Monzon C, Miles J: Hemolytic anemia following a wasp sting. J Pediatr 96:1039, 1980.

Schulte KL, Kochen MM: Haemolytic anaemia in an adult after a wasp sting. Lancet 2:478, 1981.

Vachvanichsanong P, Dissaneewate P, Mitarnun W: Non-fatal acute renal failure due to wasp stings in children. Pediatr Nephrol 11:734, 1997.

Nance WE: Hemolytic anemia of necrotic arachnidism. Am J Med 31:801, 1961.

Madrigal GC, Ercolani RL, Wenzl JE: Toxicity from a bite of the brown spider (Loxosceles Reclusus): skin necrosis, hemolytic anemia, and hemoglobinuria in a nine-year-old child. Clin Pediatr 11:641, 1972.

Chadha JS, Leviav A: Hemolysis, renal failure, and local necrosis following scorpion sting. JAMA 241:1038, 1979.

Barretto OCO, Cardoso JL, De Cillo D: Viscerocutaneous form of loxoscelism and erythrocyte glucose-6-phosphate deficiency. Rev Inst Med trop Sao Paulo 27:264, 1985.

Wasserman GS, Siegel C: Loxoscelism (brown recluse spider bites): A review of the literature. Clin Toxicol 14:353, 1979.

Wright SW, Wrenn KD, Murray L, Seger D: Clinical presentation and outcome of brown recluse spider bite. Ann Emerg Med 30:28, 1997.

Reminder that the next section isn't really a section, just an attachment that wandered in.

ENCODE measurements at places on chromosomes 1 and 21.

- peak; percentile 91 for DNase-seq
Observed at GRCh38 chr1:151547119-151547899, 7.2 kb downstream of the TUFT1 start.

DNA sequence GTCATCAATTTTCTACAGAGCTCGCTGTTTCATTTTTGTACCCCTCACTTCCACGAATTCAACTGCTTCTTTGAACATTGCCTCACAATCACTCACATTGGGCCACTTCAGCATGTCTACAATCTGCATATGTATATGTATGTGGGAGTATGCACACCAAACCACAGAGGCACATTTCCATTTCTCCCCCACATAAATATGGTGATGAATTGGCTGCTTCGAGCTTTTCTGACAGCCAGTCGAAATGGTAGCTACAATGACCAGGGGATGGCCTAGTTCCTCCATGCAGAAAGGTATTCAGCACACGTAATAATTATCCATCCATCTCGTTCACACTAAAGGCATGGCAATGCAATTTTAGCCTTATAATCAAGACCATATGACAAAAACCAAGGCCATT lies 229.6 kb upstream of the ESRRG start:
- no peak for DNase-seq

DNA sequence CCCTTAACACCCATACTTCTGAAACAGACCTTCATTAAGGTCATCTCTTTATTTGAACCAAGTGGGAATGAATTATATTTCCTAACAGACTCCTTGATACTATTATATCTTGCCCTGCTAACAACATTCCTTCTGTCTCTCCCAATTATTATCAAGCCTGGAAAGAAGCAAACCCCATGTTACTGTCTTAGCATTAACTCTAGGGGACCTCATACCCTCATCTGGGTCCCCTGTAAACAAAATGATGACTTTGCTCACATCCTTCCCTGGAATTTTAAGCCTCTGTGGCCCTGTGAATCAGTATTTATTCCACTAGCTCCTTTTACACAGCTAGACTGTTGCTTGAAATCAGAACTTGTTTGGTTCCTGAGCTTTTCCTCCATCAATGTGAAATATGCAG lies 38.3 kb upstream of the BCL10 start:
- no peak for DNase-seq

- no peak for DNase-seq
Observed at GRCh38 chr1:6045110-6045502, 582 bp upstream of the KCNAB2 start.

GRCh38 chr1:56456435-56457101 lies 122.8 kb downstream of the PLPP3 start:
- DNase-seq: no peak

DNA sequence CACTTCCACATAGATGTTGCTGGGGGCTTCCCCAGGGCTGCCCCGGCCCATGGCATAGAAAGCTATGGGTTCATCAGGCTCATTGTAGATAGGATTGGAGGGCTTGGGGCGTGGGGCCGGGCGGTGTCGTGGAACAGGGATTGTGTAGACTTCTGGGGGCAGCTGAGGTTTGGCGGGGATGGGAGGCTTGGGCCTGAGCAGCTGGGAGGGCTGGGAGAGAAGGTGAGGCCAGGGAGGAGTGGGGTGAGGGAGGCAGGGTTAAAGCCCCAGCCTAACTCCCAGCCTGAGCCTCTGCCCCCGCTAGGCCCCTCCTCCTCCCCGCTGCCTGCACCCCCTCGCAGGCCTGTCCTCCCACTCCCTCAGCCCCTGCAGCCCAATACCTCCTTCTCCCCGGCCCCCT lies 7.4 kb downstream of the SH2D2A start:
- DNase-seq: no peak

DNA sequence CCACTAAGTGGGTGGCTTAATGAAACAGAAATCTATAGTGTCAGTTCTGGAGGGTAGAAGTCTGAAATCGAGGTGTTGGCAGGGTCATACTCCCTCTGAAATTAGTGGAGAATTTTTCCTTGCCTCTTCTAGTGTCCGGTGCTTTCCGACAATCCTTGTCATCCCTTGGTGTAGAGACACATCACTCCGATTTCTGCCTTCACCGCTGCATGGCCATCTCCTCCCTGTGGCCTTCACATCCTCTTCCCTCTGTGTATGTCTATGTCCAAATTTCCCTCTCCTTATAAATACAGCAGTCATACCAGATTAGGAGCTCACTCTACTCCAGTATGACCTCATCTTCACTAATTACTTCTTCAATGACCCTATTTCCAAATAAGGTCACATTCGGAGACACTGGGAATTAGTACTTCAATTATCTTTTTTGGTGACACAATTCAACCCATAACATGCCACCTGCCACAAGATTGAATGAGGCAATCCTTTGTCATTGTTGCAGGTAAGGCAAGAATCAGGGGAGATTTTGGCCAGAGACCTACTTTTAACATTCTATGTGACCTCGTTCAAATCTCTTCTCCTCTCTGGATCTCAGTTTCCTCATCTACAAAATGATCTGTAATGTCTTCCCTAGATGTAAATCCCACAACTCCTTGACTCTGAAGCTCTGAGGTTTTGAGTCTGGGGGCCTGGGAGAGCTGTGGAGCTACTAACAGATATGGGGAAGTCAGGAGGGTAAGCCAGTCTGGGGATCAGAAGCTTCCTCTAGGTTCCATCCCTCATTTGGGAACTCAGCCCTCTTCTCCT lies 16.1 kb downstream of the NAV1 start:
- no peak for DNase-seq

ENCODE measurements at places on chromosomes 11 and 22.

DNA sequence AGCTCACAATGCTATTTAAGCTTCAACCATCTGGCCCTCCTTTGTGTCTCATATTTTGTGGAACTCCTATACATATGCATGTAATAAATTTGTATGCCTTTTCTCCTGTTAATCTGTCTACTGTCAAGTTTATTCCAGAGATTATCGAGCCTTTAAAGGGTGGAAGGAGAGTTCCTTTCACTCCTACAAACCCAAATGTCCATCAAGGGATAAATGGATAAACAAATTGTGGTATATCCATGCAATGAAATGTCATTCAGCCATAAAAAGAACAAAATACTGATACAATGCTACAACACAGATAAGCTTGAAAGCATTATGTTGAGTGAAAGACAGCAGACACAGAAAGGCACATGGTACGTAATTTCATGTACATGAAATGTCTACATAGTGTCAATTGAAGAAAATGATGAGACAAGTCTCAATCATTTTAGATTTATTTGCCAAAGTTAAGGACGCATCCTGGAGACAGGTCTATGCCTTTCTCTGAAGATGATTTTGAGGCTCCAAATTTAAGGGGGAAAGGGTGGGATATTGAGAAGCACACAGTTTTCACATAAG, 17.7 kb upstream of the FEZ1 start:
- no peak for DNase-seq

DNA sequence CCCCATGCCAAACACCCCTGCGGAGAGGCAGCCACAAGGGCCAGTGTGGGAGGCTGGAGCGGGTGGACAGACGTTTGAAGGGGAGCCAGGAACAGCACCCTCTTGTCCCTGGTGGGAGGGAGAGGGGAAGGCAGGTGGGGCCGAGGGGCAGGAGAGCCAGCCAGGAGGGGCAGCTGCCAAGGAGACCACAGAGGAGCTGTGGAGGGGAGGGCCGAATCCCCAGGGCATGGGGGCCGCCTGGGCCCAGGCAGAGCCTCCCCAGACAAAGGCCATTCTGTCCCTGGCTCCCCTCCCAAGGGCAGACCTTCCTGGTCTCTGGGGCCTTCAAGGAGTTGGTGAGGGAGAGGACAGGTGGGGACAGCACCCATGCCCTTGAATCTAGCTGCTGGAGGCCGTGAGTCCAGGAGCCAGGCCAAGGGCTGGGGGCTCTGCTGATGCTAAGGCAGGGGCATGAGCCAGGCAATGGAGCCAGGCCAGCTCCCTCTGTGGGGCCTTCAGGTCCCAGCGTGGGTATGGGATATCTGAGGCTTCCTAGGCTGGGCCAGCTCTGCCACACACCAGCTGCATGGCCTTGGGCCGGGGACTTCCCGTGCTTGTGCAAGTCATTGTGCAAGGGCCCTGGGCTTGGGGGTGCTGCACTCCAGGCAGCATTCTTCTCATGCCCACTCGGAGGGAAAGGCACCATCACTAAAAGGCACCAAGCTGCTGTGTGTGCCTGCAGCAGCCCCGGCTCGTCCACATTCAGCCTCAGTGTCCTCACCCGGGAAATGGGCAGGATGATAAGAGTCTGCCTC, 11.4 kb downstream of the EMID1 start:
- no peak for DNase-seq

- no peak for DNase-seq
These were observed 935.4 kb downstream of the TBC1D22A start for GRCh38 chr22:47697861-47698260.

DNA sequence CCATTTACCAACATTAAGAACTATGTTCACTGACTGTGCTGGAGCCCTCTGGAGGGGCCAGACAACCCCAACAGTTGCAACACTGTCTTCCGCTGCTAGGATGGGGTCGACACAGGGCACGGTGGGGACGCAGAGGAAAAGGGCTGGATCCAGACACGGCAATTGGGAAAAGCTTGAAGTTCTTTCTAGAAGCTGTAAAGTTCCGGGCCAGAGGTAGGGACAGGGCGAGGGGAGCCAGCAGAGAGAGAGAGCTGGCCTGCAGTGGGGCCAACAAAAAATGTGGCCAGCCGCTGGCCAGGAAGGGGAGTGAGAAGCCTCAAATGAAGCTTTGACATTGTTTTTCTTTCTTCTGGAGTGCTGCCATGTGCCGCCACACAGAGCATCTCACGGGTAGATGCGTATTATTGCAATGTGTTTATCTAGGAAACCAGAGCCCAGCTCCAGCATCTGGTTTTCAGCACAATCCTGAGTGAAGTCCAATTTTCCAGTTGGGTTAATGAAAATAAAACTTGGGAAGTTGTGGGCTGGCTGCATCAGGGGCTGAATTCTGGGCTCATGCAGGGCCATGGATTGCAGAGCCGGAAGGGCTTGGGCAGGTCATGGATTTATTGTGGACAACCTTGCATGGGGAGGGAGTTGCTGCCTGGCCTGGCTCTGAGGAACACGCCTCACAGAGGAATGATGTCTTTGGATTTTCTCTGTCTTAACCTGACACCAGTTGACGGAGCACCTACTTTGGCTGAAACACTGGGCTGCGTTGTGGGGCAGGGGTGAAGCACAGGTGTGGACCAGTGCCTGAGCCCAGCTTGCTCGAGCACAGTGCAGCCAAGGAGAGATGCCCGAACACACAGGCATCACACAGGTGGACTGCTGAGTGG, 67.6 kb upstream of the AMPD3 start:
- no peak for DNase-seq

Reid HA: Cobra-bites. BMJ 2:540, 1964.

Gillissen A, Theakston RD, Barth J, et al: Neurotoxicity, haemostatic disturbances and haemolytic anaemia after a bite by a Tunisian saw-scaled or carpet viper (Echis ‘pyramidum’-complex): failure of antivenom treatment. Toxicon 32:937, 1994.

Ham TH, Shen SC, Fleming EM, Castle WB: Studies on the destruction of red blood cells. IV. Blood 3:373, 1948.

Wagner HN, Jr., Razzak MA, Gaertner RA, Caine WP, Jr., Feagin OT: Removal of erythrocytes from the circulation. Arch Intern Med 110:90, 1962.

Shen SC, Ham TH, Fleming EM: Studies on the destruction of red blood cells. III. Mechanism and complications of hemoglobinuria in patients with thermal burns: Spherocytosis and increased osmotic fragility of red blood cells. N Engl J Med 229:701, 1943.

Topley E, Bull JP, Maycock WDA, Mourant AE, Parkin D: The relation of the isoagglutinins in pooled plasma to the haemolytic anaemia of burns. J Clin Pathol 16:79, 1963.

Stohlman F, Jr., Brecher G, Schneiderman M, Cronkite EP: The hemolytic effect of ionizing radiations and its relationship to the hemorrhagic phase of radiation injury. Blood 12:1061, 1957.

Jin YS, Anderson G, Mintz PD: Effects of gamma irradiation on red cells from donors with sickle cell trait. Transfusion 37:804, 1997.
Copyright © 2001 McGraw-Hill
Ernest Beutler, Marshall A. Lichtman, Barry S. Coller, Thomas J. Kipps, and Uri Seligsohn
Williams Hematology